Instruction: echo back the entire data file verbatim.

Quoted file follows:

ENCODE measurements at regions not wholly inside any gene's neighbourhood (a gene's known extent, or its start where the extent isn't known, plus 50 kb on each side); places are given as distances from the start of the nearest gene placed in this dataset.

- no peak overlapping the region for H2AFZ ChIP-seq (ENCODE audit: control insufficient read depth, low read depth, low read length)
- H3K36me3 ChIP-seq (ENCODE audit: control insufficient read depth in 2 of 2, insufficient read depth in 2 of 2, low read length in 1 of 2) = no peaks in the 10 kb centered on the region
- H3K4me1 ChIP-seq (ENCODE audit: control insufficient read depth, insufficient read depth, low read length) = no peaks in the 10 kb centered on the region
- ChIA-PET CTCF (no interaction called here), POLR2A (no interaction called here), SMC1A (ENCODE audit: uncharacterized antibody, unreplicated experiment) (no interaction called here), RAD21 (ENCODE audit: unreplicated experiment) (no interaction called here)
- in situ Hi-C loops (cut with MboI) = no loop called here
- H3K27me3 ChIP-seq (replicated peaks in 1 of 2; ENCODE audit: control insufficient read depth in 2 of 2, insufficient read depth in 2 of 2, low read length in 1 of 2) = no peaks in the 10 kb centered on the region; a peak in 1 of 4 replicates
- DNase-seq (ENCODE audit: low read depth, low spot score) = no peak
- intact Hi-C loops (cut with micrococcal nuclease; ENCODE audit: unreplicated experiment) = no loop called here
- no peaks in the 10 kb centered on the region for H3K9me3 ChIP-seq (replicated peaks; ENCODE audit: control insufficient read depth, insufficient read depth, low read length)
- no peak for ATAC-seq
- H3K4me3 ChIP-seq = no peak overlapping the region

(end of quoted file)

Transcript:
ENCODE measurements at regions not wholly inside any gene's neighbourhood (a gene's known extent, or its start where the extent isn't known, plus 50 kb on each side); places are given as distances from the start of the nearest gene placed in this dataset.

- no peak overlapping the region for H2AFZ ChIP-seq (ENCODE audit: control insufficient read depth, low read depth, low read length)
- H3K36me3 ChIP-seq (ENCODE audit: control insufficient read depth in 2 of 2, insufficient read depth in 2 of 2, low read length in 1 of 2) = no peaks in the 10 kb centered on the region
- H3K4me1 ChIP-seq (ENCODE audit: control insufficient read depth, insufficient read depth, low read length) = no peaks in the 10 kb centered on the region
- ChIA-PET CTCF (no interaction called here), POLR2A (no interaction called here), SMC1A (ENCODE audit: uncharacterized antibody, unreplicated experiment) (no interaction called here), RAD21 (ENCODE audit: unreplicated experiment) (no interaction called here)
- in situ Hi-C loops (cut with MboI) = no loop called here
- H3K27me3 ChIP-seq (replicated peaks in 1 of 2; ENCODE audit: control insufficient read depth in 2 of 2, insufficient read depth in 2 of 2, low read length in 1 of 2) = no peaks in the 10 kb centered on the region; a peak in 1 of 4 replicates
- DNase-seq (ENCODE audit: low read depth, low spot score) = no peak
- intact Hi-C loops (cut with micrococcal nuclease; ENCODE audit: unreplicated experiment) = no loop called here
- no peaks in the 10 kb centered on the region for H3K9me3 ChIP-seq (replicated peaks; ENCODE audit: control insufficient read depth, insufficient read depth, low read length)
- no peak for ATAC-seq
- H3K4me3 ChIP-seq = no peak overlapping the region